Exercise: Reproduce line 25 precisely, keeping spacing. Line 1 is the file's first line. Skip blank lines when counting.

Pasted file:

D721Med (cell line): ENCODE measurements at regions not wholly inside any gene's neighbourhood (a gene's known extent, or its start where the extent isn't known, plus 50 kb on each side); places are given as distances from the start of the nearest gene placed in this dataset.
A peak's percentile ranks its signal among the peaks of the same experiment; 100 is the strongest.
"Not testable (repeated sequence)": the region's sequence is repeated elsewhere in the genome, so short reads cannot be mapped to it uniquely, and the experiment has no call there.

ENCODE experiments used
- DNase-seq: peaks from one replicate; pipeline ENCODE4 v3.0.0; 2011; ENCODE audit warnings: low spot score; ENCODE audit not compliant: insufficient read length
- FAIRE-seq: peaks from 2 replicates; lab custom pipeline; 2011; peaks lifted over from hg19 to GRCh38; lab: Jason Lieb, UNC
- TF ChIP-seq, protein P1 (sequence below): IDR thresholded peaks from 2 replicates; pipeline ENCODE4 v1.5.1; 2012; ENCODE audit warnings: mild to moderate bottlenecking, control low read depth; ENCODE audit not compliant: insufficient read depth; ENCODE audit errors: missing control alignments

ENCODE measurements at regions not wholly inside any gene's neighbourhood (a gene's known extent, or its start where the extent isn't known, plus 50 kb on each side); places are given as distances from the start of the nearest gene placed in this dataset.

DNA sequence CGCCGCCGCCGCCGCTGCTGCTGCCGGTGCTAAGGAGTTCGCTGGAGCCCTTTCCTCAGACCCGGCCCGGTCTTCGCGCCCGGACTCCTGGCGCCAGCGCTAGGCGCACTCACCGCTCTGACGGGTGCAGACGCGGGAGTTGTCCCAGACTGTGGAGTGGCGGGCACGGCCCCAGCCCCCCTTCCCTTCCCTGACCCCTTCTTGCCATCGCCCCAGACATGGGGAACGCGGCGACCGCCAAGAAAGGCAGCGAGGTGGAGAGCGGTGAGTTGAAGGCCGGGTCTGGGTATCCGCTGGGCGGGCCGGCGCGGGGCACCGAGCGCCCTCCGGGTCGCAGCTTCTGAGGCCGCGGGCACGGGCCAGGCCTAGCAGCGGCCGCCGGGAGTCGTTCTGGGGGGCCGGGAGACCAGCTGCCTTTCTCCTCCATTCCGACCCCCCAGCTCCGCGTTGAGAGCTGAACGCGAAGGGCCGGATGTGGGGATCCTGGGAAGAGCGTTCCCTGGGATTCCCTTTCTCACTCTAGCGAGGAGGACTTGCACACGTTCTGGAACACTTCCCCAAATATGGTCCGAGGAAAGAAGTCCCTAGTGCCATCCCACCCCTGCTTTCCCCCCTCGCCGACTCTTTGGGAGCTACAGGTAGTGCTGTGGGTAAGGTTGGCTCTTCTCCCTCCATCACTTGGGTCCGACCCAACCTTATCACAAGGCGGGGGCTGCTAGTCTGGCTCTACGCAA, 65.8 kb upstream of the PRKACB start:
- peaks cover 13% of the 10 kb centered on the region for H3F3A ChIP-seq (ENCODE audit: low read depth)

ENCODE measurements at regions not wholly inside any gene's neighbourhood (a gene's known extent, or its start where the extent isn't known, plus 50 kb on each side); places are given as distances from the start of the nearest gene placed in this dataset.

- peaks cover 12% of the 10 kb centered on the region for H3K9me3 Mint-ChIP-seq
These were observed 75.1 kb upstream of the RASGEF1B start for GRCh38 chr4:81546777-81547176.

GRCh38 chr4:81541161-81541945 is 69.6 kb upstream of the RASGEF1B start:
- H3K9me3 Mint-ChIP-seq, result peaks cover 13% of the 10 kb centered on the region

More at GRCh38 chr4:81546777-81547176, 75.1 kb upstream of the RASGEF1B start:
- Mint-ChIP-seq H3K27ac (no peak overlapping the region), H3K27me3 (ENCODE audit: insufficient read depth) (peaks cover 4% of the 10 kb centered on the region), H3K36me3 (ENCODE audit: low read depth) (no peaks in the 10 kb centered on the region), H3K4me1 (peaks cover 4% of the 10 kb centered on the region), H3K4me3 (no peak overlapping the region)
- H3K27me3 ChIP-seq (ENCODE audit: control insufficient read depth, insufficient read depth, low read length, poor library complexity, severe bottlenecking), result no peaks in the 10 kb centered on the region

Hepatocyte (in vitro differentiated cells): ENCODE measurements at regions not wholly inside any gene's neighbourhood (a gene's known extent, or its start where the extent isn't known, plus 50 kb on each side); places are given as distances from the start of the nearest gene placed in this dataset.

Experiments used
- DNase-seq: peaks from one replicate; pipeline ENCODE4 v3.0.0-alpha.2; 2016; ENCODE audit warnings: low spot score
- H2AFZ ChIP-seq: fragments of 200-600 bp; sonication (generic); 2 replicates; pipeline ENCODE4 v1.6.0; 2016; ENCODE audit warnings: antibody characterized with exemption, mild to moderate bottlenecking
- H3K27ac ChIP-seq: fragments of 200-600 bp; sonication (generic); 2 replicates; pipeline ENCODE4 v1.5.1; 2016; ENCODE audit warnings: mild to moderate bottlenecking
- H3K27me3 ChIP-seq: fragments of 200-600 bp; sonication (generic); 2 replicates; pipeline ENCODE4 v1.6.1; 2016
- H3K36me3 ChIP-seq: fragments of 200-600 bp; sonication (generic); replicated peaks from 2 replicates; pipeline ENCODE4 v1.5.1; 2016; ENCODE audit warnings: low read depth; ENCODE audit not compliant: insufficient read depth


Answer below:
- H3K36me3 ChIP-seq: fragments of 200-600 bp; sonication (generic); replicated peaks from 2 replicates; pipeline ENCODE4 v1.5.1; 2016; ENCODE audit warnings: low read depth; ENCODE audit not compliant: insufficient read depth